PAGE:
Interviews

Interview: Yello



Yello

Yello’s Dieter Meier and Boris Blank in Berlin’s Kraftwerk

Septuagenarians definitely have more fun. Just ask Dieter Meier, one half of perennial electronic duo Yello, who – believe it or not – are back with album number 13, Toy. The Swiss duo, who rose to prominence with their 1985 single Oh Yeah and the 1988 Top 10 hit The Race, have been making albums since the ’70s. To judge by Meier’s enthusiasm and the new album’s lead single Limbo, will continue to do so for some time yet.

Even down a phone line, Meier cuts a cheery figure. “It’s a lovely late summer day here, with sunshine and clouds,” he announces, bringing us into the room with him. He immediately reveals that he and Yello partner Boris Blank have been planning their new album for some time. “Well we are recording all the time, and Boris literally lives in the studio. People think we take a huge break between albums, but that is not true. For Boris the studio is his Toy – hence the album title – and that is when he digs out the child within himself. His working material is unusual, and the best analogy I can use is that he is like a painter, with one hundred canvases, and he works on these pieces with an unusual process. He does it not by composing notes but by mixing the colours of the piece. He gets the character first to lead to the song.”

It is soon apparent this won’t be an ordinary interview. Meier has a view of Yello’s music and of life in general as a series of artistic works, and he talks about each with great enthusiasm, revealing almost at once the reason for his young at heart demeanour. If Boris begins with the sound painting then, does that mean the lyrics are at the end? “Absolutely, yes. When the music is finished I am allowed to go to the studio, and I become enchanted by his pieces. For me it’s like music in a film that does not exist. I see sounds, words and emotions, and then I create characters and get busy with a singing melody.”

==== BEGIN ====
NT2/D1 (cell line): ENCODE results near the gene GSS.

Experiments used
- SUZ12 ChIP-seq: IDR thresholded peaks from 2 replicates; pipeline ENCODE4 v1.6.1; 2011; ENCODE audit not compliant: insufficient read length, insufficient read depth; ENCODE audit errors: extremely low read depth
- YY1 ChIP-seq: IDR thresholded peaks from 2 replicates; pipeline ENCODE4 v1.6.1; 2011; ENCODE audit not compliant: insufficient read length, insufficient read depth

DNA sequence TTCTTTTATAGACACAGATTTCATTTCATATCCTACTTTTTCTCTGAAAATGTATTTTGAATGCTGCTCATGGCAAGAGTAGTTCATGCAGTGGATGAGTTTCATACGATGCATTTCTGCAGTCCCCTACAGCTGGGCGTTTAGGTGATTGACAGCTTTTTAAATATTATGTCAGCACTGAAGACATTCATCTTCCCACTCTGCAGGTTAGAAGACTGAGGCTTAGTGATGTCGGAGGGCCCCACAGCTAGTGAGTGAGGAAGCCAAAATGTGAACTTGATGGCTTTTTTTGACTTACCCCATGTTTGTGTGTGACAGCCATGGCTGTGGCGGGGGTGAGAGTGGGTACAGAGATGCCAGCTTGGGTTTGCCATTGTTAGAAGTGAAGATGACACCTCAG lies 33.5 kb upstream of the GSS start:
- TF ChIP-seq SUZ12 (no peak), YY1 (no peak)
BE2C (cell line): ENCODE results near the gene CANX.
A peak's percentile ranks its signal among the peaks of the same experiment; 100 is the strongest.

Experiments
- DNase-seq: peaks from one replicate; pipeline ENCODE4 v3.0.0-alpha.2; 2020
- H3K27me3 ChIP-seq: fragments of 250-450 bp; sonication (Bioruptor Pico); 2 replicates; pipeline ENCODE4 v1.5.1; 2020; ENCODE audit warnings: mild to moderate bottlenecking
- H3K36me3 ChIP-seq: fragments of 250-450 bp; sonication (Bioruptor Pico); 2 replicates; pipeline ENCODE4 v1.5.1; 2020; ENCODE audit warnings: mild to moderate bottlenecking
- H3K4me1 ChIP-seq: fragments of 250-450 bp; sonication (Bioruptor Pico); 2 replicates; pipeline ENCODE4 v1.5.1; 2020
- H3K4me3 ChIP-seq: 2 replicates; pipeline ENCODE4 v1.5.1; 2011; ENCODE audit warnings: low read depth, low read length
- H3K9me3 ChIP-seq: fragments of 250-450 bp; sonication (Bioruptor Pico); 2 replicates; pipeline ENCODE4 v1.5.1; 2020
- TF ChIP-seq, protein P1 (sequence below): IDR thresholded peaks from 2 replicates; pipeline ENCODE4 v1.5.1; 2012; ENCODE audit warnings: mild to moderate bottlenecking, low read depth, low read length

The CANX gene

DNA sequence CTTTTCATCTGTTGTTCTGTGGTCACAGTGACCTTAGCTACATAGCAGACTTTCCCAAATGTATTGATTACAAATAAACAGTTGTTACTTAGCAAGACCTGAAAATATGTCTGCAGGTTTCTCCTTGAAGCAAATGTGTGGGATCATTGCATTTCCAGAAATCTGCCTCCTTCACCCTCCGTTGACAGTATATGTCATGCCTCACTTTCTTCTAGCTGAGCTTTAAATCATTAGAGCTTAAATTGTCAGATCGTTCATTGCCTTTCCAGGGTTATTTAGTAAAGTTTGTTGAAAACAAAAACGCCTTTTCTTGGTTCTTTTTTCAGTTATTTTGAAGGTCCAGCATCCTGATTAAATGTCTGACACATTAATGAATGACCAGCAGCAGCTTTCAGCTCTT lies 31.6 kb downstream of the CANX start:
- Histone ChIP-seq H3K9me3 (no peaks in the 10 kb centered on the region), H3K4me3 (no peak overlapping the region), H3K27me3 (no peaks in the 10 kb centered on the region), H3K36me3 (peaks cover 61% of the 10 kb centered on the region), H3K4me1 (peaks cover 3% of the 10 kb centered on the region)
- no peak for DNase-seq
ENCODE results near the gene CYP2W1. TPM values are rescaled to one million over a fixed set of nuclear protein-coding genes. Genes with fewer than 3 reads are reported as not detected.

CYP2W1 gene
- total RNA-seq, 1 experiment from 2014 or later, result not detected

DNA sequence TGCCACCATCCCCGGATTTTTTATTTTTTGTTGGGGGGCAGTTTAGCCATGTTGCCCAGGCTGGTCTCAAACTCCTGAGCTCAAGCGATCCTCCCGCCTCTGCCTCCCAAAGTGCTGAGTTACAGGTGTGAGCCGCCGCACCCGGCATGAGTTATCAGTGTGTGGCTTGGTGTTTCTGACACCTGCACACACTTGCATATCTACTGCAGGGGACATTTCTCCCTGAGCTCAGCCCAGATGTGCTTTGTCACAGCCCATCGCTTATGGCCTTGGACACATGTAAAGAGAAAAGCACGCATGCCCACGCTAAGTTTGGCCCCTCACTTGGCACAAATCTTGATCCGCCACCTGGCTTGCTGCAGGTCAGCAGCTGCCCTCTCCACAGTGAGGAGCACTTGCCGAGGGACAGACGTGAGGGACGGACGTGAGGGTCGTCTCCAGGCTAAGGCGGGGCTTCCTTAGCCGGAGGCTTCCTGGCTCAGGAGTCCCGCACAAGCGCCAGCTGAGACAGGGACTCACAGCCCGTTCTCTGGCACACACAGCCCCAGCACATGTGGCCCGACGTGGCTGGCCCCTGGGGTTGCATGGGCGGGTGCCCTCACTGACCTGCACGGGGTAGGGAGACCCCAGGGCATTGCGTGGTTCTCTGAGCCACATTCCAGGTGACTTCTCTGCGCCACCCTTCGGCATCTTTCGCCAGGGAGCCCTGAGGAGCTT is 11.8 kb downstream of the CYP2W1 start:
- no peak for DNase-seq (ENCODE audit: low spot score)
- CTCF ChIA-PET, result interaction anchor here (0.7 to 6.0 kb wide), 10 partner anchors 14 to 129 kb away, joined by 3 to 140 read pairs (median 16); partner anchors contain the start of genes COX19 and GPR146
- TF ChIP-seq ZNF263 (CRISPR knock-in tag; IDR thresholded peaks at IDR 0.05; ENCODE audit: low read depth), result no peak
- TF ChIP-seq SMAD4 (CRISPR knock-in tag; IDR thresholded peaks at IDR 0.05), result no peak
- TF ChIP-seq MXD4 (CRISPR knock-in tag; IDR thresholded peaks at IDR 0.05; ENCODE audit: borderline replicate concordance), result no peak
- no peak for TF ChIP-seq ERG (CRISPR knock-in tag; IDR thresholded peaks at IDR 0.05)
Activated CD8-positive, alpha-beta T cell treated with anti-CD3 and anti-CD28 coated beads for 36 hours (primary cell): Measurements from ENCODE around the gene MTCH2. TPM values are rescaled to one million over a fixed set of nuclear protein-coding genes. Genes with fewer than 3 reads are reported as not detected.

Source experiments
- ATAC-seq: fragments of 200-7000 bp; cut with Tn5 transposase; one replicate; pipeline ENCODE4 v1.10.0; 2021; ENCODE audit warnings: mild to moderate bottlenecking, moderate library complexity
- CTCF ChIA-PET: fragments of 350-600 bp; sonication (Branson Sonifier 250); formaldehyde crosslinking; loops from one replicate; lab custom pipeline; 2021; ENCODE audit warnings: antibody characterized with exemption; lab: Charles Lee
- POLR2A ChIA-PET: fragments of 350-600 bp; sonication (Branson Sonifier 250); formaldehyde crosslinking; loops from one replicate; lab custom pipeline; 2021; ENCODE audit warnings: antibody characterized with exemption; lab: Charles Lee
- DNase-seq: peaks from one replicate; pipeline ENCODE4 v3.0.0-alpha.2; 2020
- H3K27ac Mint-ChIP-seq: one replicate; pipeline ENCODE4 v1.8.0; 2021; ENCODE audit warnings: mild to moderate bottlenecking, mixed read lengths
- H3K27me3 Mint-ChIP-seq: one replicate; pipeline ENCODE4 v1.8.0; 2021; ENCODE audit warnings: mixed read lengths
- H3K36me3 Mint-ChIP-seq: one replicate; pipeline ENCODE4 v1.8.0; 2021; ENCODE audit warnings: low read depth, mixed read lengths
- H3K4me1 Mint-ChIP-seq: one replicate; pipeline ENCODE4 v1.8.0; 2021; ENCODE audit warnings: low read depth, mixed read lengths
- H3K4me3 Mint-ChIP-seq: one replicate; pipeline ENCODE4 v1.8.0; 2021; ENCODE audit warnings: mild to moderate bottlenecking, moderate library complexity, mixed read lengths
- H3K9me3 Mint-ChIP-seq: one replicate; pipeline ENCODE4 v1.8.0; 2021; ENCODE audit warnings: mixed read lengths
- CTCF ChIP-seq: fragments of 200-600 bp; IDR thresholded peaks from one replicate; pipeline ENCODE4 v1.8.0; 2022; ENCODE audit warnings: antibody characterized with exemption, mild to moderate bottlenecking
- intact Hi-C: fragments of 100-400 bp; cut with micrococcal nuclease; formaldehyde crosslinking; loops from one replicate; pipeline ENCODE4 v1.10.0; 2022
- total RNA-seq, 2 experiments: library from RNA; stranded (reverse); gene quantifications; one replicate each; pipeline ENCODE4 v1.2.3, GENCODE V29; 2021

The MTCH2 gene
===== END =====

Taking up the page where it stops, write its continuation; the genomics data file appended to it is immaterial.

Meier’s characters are distinctive. “That’s because I let myself fall into the sounds and invent characters who were not in my mind until I heard the music.” And how do Yello, after nearly 40 years of songwriting together, keep the music fresh? “The secret is that Boris lets himself be driven by every single brushstroke, and he cannot predict what’s coming next. He thinks after 500 brushstrokes that he is working on a flower or a rose… but there might be a camel there in the scene too, and he might end up with a donkey! You’ll have gathered this is a process that leads to the unexpected.”

Humour is an important aspect, too – and keeps the two in check. As Meier says, “When we become bombastic there is a mouse that comes into the studio and gets us back to the right level.”

Yet the two will shortly be doing something for the very first time – playing live together. The first four gigs the band has ever done will take place at Berlin’s Kraftwerk venue, at the end of October. Having seen Meier charm an audience at the Jazz Café in London a few years back, in support of his solo album Out Of Chaos, it is a natural assumption that he was enjoying it and that playing live is a real thrill. The reality, however, is a little different.

“I was a little more eager at the beginning of the Toy announcement, because Out Of Chaos has existed for five years. I was quite nervous to start with, but you lose your fear and have the pleasure of the dialogue with the audience. You give something to people and they hopefully enjoy it. I felt the audience carried me on a wave of pleasure, and the concerts were easier because of that. I’m not a natural performer. I get used to it of course, and by the time you saw me I had 30 concerts behind me and was not afraid. It was like walking into a welcoming place with your friends.”